Atelier Rorona is sliced up into twelve quarters. Each quarter demands that you finish an assignment, usually handing in a bunch of specific items. These main objectives can be conveniently cleared in 1-2 months (at times even faster), leaving plenty of time to finish at least 8 of the 12 secondary objectives (8 are enough to fill out the bingo cards that grant various bonuses that can't be earned at later dates). The time that is left can be used for whatever you consider important, such as the creation of items or finishing sidequests to earn money.

Atelier Totori's main objective is to earn enough adventurer points over the course of three years. There's not much pressure here either, because even when taking your time, you should still have about 6 months to spare because there are so many ways to earn points. Each rankup of the adventurer license is followed by a commentary on the pace you are going at, so it's possible to tell if you are doing well or if you have to speed up.

Atelier Meruru's main objective is to earn kingdom points and grow the population number over the course of three years. The game sets goals for the 1-year-mark and the 2-year-mark, so it's easy to tell if your pace is fast enough. Similar to Totori, the main objective can be finished with some months left over because there are different options to earn the points.

None of the games demand that you grind levels, so the commonly biggest time waster of JRPGs doesn't exist in the Atelier series. Equipment is much, much more important for character stats.



Legend11 correctly predicted that GTA IV (360+PS3) would outsell SSBB. I was wrong.

A Biased Review Reloaded / Open Your Eyes / Switch Gamers Club

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RolStoppable said:
Bandorr said:
I've never played one, but I'm interested.
Time limits generally scare me unless there is good walkthrough, or mechanism around them. So that is why I never got into the first three.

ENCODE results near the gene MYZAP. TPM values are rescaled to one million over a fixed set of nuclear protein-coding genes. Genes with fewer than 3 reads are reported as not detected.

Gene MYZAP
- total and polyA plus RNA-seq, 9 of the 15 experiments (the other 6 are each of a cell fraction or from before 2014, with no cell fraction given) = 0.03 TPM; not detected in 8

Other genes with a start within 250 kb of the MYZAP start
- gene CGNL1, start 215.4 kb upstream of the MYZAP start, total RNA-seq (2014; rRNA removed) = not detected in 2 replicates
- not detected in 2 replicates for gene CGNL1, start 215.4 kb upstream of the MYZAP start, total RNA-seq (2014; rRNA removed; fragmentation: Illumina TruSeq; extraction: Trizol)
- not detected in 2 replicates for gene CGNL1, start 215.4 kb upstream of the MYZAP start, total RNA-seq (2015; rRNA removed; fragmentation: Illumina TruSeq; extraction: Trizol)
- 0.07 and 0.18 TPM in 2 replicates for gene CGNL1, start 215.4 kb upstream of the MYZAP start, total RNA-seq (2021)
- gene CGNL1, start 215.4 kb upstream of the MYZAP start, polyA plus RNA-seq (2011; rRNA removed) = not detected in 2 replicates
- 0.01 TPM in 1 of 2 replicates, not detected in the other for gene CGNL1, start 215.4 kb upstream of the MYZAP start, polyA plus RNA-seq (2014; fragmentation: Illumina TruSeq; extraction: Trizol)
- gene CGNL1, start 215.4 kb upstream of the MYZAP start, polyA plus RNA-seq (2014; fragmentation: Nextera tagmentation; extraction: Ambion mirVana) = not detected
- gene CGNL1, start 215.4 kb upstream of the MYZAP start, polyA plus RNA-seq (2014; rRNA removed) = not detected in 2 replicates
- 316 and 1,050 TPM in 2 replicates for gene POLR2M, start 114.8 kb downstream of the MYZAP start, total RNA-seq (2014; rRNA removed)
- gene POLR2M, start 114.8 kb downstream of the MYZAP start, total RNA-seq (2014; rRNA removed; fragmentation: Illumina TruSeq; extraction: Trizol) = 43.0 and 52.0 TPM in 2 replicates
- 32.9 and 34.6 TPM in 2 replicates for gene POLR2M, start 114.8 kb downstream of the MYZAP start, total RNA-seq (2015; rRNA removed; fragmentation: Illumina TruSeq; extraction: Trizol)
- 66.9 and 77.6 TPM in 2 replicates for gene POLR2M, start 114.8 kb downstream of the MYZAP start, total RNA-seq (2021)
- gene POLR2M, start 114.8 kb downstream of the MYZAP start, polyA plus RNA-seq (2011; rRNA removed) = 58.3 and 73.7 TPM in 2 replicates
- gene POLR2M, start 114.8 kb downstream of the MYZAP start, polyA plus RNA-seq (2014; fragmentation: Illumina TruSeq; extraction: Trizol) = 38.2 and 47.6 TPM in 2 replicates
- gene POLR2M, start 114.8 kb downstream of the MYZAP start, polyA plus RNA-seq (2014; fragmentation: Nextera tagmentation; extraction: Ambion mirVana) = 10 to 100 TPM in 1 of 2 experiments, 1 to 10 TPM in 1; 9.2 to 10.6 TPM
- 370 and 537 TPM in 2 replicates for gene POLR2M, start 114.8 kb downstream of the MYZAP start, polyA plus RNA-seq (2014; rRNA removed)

The next 3 are only on ps3/vita.
The first two of the third one are on Vita, with the third one being on the switch.

So I'm tempted to start there. It being on the switch, and no time limit.
But this one is also on the switch, and has little time limit. So It is tempting as well.

What you call the third one is actually the sixth set of Atelier games, because the series started during the PS1 era. But yes, the final game of that trilogy (Lydie & Suelle) is available on Switch. It has time limits on its sidequests ("Kill X number of monster type Y."), plus one during a single main quest. Lydie & Suelle on Switch is a botched port of the Vita version, so it comes with low quality assets, low resolution and framerate stutters in about half of the game's areas; a patch only addressed the resolution to make the whole thing look less blurry, but its overall technical performance remained very disappointing. If only games on Switch are considered, it's also the one where you miss out on the most story; it can still be played as standalone though.

Atelier Lulua has no time limits whatsoever from what I've played so far (about half the game). Not during its main quest nor during any of the sidequests. It's the best-looking Atelier game on Switch in both the quality of its assets and the technical performance. The ports of the first three Arland games benefit from fixed camera angles, but the very few areas with many NPCs in them show that those titles aren't clean ports because the framerate begins to stutter a bit; those rare instances shouldn't stop anyone from buying though.